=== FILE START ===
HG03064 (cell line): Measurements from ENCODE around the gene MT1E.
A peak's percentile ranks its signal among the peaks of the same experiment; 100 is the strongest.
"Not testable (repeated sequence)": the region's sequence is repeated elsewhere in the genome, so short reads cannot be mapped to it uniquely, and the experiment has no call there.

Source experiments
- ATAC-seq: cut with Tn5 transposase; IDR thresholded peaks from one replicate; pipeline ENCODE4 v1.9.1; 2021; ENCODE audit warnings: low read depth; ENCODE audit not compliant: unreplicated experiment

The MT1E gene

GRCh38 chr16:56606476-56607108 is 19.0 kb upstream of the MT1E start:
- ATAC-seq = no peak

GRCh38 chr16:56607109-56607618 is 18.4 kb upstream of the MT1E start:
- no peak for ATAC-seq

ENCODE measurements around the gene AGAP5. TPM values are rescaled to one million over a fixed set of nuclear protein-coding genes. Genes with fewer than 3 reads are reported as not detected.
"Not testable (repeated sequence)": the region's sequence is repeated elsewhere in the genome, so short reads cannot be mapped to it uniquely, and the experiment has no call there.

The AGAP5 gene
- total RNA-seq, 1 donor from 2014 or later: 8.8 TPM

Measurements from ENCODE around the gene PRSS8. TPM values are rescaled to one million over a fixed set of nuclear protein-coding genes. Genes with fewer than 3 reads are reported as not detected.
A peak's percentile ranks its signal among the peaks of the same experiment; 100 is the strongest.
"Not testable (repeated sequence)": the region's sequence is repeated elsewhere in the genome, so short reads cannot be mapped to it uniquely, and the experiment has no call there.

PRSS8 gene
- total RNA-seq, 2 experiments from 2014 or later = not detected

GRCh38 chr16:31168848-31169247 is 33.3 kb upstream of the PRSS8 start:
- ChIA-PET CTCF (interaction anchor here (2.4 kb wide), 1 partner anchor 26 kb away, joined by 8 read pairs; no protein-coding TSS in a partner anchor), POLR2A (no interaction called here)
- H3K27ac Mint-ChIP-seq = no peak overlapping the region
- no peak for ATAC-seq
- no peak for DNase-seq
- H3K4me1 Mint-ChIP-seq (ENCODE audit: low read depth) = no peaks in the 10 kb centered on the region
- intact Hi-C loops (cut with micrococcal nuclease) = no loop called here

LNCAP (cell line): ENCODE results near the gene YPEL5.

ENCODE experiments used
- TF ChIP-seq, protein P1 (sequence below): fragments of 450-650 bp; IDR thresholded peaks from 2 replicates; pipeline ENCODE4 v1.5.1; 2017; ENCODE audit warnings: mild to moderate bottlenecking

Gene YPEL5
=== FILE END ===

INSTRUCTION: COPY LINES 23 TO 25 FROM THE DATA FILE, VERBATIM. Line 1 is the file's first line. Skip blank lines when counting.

- no peak for ATAC-seq
- no peak for DNase-seq
- H3K4me1 Mint-ChIP-seq (ENCODE audit: low read depth) = no peaks in the 10 kb centered on the region